Teaching Series
Love Glue
Tuesday—Application Instructions

Series: Love Glue
Message: Application Instructions
Preacher: Dany Hernandez
Reflection: Mike Speegle
Live Wonder: Zan Long
Live Adventure: Zan Long
Live Beyond: Brandon Kharns
Live Purpose: Vanessa Rivera
Editor: Becky De Oliveira

Refresh: Begin with prayer. Ask for the Holy Spirit to open your heart to new understanding and for God’s character to be revealed.

Read: Matthew 12:9-13 in The Message (MSG). Note 1–3 insights or questions. 

Reflect: It’s taken a couple of days but today we’re actually going to get into what it means to treat our spouse or boyfriend or girlfriend like a dog (or cat).

We love our pets. In 2017, $69.51 billion was spent in the U.S. on our pets. For 2018, this cost was expected to rise to $72.13 billion. That’s a lot of dog treats and kitty litter.

As you’ve read Jesus’ response to those who questioned whether it was right or not to heal a man’s hand, I hope you noticed that this wasn’t a “Sabbath” issue for Him; this was a humanity issue.

Jesus says, “You care for a sheep who falls into a hole, even though it’s the Sabbath. And you (rightfully) have compassion on the poor animal. So why don’t you have at least the same compassion towards people?” It’s a question worth considering, especially as it relates to those who are part of our lives.

Why is it that we’re so often more loving, more caring, more forgiving to our pets than we are to the people in our lives? Why is it when our dog chews up our favorite shoes we say, “Bad dog,” yet later say to the same dog, “You’re such a good boy”?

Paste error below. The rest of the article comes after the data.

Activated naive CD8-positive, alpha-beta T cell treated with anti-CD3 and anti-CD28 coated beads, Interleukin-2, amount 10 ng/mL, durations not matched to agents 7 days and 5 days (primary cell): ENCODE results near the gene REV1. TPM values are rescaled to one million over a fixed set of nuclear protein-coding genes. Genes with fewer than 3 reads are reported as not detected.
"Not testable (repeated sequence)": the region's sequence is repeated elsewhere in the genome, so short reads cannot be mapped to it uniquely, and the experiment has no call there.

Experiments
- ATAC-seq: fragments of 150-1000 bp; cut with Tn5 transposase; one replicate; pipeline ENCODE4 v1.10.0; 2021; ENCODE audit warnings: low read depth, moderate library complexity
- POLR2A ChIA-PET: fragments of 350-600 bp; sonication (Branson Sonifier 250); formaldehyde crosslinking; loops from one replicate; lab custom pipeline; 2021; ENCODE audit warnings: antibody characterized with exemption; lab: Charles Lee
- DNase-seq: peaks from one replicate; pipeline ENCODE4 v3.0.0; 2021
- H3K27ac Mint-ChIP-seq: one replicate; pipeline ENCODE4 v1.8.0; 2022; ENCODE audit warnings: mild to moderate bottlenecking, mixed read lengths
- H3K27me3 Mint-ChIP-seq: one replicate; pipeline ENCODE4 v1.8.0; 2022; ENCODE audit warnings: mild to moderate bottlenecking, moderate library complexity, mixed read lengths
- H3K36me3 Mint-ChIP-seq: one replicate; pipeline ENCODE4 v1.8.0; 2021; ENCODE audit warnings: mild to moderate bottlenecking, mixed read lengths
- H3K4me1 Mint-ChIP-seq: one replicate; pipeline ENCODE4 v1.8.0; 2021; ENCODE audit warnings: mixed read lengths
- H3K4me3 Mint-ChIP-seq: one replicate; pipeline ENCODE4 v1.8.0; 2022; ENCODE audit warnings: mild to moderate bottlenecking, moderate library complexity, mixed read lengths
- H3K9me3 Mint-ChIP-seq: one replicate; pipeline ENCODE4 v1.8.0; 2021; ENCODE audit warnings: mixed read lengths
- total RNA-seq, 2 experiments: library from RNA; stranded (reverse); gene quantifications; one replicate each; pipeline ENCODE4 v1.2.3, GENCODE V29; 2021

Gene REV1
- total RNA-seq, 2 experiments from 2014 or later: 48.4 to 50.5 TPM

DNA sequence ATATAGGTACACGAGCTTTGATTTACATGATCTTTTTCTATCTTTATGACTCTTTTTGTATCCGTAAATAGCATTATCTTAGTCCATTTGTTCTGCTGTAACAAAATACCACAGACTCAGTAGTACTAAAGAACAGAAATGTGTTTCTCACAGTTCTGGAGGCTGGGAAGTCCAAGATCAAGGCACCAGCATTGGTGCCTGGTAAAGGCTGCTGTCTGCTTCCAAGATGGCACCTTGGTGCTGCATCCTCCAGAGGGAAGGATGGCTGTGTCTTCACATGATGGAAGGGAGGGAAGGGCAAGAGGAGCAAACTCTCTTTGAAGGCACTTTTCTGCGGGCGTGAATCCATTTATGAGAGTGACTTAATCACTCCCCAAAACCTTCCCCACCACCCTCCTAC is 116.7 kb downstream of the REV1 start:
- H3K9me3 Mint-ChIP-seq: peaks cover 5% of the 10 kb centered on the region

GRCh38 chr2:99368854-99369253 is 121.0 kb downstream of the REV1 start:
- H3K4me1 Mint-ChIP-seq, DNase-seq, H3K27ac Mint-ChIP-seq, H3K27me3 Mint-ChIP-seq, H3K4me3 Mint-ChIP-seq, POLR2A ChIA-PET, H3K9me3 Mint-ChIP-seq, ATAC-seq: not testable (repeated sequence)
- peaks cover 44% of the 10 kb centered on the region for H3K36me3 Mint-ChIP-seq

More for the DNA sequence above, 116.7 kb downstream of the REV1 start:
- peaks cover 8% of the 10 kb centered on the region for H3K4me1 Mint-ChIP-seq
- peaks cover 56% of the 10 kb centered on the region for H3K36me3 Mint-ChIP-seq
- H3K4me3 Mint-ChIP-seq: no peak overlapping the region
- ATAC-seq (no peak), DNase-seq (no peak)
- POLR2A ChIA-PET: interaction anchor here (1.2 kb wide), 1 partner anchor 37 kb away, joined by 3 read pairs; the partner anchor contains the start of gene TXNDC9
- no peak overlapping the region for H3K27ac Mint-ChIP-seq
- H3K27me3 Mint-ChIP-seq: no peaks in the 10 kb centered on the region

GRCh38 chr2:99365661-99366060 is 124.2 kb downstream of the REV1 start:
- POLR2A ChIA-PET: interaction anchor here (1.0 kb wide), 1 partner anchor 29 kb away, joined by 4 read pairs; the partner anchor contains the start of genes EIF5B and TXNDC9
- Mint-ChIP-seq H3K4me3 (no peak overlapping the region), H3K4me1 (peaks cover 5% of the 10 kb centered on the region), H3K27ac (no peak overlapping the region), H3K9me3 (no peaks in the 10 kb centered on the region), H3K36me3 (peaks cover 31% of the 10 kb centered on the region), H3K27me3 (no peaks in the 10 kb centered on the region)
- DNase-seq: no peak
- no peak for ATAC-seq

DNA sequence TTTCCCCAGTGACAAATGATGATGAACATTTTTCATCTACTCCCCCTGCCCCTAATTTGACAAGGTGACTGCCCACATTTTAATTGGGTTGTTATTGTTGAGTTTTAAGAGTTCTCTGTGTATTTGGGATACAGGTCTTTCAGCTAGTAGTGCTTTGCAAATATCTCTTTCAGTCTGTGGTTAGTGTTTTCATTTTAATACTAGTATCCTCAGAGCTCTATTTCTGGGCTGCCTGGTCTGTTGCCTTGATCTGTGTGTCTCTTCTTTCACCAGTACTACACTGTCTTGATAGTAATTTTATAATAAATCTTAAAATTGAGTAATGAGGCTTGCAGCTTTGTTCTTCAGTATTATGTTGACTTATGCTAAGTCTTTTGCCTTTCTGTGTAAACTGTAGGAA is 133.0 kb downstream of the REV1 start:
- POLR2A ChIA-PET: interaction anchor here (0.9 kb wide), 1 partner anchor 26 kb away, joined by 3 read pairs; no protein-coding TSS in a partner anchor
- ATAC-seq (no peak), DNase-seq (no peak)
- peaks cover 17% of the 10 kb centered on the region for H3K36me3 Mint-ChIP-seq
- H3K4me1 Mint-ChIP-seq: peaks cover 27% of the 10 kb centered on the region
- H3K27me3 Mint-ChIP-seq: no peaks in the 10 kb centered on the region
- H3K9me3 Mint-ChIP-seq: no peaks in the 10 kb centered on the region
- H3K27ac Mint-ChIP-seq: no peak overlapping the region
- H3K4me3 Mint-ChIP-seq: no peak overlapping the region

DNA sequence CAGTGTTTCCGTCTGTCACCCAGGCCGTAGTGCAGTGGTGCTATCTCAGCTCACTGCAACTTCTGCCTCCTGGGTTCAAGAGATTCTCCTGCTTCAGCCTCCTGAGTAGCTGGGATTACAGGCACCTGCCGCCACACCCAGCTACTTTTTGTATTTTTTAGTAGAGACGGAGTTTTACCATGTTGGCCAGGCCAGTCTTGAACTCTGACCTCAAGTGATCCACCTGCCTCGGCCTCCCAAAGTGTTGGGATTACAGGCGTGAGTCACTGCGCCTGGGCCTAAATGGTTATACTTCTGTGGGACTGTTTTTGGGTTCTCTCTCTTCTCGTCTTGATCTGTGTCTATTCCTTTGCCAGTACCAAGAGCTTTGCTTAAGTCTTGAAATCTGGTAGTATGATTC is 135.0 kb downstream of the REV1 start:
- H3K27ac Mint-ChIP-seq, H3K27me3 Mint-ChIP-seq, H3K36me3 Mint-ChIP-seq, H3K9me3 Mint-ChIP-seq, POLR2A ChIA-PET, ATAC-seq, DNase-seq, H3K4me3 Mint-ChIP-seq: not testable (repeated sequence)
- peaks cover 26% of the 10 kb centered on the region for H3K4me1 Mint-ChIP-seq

We pamper our pets, treat our pets’ health needs (animal chiropractors are apparently a real thing, as are animal allergists), dress them in cute little suits, carry them in our handbags. We fawn over them, can’t resist “those eyes” and let them change our lives.

So back to Jesus’ question: “So why don’t you do at least the same for another person? Especially one you love or really like?”

Recalibrate: List three things you do better for your pet than for your (boyfriend, girlfriend, husband, wife, partner, etc). Any chance you have the same issue that the people challenging Jesus did? If so, what are you going to do about it? What’s the best way to respond to Jesus on this matter?

Respond: Why do I, in general, treat my pet better than him, her, or them?

Research: Watch Mark Gungor (of Laugh Your Way to a Better Marriage fame) talk about this topic.

Remember: “Treat people the same way you want them to treat you” (Matthew 7:12, NASB).

Mike Speegle is the lead pastor for New Hope, an exciting, young, multi-ethnic Adventist Church in Fulton, Maryland. Mike became a follower of Jesus and an Adventist in his early 20s. Pacific Union College was the first Adventist school he ever attended; he met his wife Lorie there. Mike has pastored for 30+ years, served in the Ministerial Association of the General Conference, and has written a book, Big Questions, as well as a number of articles.

Play Peek-a-Boo with your little one. Holding your hand or a book in front of your face, move the book to show a different expression. See if your little one can copy your face and tell you what the expression is. Say to your child, “I love you no matter how you are feeling or what you are doing. If you are sad or happy or cranky or tired, I will love you always.”